Leaving Cert Maths Higher: Students 'relieved' at paper I
STUDENTS who approached the Leaving Cert Maths Higher Level paper with apprehension and dread and will have been very relieved with what they saw, according to Aidan Roantree, senior Maths teacher at the Institute of Education.
On balance, it was a much fairer paper than the exam for the pilot Project Maths schools in 2012.
In Section A, all four questions were fully anticipated.
“They appeared along expected lines and wouldn’t have posed any difficultly for students who were prepared,” he said.
Section B is the most feared section as students cannot prepare in advance for the two context questions.
“The questions posed however were similar to those posed in the sample paper provided during the year,” said Mr Roantree.
“This would have taken the sting out of them for students and they would have been prepared for the same thought processes.
He said Section C, the old syllabus, was much easier than previous calculus questions, with no challenging integration whatsoever.
The ordinary level paper was “accessible and doable, with one or two unexpected twists”, said Jean Kelly, also of the Institute of Education..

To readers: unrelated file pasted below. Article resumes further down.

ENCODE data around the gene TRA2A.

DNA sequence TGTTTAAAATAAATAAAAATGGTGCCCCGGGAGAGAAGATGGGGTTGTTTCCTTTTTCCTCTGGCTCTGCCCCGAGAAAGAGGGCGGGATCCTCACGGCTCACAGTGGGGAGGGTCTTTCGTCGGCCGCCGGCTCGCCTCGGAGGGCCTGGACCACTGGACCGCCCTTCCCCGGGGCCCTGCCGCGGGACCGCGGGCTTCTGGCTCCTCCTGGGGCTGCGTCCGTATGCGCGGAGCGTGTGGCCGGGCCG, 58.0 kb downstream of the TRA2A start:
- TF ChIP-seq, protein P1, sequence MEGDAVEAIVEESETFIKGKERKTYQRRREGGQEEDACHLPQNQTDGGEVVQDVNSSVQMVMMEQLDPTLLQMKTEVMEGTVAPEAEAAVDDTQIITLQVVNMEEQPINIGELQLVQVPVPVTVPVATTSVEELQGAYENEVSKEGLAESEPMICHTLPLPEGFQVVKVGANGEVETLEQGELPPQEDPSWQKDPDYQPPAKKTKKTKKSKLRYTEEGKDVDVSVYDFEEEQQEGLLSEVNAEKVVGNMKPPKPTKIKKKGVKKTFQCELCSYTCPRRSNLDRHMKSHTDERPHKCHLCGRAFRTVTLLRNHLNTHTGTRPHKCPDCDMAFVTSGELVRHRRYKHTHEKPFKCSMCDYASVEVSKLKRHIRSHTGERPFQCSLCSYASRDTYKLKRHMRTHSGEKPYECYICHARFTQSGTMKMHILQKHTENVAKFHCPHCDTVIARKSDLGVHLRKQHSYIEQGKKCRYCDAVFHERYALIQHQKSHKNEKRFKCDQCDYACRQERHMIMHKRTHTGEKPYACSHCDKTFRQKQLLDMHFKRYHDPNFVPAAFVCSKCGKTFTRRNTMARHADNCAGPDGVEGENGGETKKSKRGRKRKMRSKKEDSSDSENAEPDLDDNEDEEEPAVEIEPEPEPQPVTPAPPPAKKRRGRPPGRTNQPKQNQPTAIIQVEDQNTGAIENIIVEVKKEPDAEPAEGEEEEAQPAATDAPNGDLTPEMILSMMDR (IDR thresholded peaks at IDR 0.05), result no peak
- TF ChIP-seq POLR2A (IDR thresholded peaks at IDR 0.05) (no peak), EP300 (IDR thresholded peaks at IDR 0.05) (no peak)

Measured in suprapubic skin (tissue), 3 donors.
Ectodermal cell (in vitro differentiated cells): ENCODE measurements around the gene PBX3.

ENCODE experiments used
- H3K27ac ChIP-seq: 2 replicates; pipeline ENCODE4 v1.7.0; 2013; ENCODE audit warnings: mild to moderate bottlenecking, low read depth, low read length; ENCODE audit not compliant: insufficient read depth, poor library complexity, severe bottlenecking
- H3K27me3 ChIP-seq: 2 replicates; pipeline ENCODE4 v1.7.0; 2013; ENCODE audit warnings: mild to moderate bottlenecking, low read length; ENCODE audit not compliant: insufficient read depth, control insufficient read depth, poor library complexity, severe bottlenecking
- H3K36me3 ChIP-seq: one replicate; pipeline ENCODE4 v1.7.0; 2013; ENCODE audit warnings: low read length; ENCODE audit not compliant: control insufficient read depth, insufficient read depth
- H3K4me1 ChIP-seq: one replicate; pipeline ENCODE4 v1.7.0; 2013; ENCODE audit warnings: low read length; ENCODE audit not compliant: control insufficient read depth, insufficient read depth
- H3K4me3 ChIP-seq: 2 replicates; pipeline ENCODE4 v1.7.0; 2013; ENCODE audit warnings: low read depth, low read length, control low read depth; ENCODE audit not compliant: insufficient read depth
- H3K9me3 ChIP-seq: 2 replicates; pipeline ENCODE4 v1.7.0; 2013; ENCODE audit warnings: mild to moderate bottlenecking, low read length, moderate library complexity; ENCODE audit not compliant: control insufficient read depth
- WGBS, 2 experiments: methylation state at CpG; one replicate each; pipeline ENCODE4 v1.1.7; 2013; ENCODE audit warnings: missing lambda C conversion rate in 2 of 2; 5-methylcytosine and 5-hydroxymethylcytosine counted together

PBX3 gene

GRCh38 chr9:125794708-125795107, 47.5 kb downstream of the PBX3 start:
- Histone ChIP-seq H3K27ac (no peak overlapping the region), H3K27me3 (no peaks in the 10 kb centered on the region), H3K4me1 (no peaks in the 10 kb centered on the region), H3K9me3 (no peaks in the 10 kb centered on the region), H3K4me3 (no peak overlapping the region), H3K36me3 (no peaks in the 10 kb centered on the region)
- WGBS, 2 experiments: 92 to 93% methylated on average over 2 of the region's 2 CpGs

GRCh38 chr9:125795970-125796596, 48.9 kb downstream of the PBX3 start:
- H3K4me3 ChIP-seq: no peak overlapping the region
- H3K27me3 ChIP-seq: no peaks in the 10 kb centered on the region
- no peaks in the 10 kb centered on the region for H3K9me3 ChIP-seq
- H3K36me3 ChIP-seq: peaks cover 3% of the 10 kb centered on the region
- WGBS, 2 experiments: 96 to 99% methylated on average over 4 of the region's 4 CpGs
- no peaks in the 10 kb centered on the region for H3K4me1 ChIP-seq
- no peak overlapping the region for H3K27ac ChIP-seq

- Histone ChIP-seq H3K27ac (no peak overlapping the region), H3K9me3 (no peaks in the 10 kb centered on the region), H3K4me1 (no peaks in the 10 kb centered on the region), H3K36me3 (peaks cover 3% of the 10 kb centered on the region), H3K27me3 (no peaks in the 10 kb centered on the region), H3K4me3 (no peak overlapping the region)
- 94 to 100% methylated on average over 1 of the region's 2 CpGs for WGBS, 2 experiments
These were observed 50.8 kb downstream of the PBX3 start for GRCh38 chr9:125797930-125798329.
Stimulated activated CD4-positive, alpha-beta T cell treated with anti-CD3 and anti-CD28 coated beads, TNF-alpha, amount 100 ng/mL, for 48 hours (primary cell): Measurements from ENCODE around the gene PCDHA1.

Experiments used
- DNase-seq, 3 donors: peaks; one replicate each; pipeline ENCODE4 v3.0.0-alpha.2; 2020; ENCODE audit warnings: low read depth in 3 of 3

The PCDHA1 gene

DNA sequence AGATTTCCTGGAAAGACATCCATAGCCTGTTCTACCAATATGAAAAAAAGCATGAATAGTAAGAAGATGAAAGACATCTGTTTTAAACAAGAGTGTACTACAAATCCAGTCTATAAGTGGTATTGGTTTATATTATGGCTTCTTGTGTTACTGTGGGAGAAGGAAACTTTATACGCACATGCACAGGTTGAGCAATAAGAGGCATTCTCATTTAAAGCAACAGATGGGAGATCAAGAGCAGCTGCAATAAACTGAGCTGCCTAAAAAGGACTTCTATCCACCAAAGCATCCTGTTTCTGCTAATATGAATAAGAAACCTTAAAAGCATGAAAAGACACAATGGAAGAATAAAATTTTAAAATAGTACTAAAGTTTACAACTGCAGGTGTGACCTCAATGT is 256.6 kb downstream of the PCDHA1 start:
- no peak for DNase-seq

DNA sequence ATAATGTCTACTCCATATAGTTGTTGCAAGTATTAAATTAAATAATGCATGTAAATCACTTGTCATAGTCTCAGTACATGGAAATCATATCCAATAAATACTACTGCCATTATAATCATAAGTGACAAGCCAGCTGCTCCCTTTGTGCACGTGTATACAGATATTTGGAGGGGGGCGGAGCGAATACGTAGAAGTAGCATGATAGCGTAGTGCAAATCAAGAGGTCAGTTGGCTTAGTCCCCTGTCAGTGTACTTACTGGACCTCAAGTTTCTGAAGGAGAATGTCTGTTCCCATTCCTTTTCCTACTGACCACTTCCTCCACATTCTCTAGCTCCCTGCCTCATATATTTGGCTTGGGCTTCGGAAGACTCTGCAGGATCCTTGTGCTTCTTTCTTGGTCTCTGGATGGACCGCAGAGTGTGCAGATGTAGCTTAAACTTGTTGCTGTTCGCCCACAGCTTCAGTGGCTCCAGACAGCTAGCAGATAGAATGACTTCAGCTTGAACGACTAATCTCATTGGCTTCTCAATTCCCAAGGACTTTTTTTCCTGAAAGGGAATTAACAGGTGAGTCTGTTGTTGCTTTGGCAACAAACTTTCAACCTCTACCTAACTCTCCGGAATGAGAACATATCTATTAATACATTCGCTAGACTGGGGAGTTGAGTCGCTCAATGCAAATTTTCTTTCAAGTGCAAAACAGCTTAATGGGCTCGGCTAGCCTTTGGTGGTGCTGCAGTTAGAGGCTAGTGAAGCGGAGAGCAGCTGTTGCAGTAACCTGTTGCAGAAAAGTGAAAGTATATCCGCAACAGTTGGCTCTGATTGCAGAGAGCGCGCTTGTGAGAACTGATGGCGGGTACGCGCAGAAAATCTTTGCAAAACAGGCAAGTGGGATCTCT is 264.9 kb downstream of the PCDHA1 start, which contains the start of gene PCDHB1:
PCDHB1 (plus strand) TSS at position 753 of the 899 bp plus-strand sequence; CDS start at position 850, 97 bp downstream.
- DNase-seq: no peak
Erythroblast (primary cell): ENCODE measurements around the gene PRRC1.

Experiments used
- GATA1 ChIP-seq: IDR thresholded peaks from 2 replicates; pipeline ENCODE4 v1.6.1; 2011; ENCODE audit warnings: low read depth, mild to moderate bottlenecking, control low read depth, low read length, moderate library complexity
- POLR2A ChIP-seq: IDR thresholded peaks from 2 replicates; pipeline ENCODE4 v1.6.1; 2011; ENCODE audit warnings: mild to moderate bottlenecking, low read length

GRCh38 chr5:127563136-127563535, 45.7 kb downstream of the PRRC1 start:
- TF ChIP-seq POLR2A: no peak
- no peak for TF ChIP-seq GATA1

She said in Section A, students would not have been happy to see the Trapezoidal Rule appearing on this section, as it normally appears on Paper 2.
“While familiar with it, students may not have been prepared for it to appear on Paper 1. On the whole however, this was a very manageable section. There were some nice short questions. A lot of calculator work was required, which weaker students would have welcomed,” she said.
She said the Section B Context questions were similar in structure to the sample paper that was supplied during the year, with no nasty surprises. In Section C, the old syllabus, the Differentiation and Functions and Graphs questions were “particularly nice, with clear instructions given to the pupils”.
Language used in the paper was clear and simple and there were no ambiguities, said Ms Kelly, while diagrams were well presented and made the questions attractive and accessible to the pupils.
There was no First Principles question, although students may have expected one as it has not been asked since 2010, she added.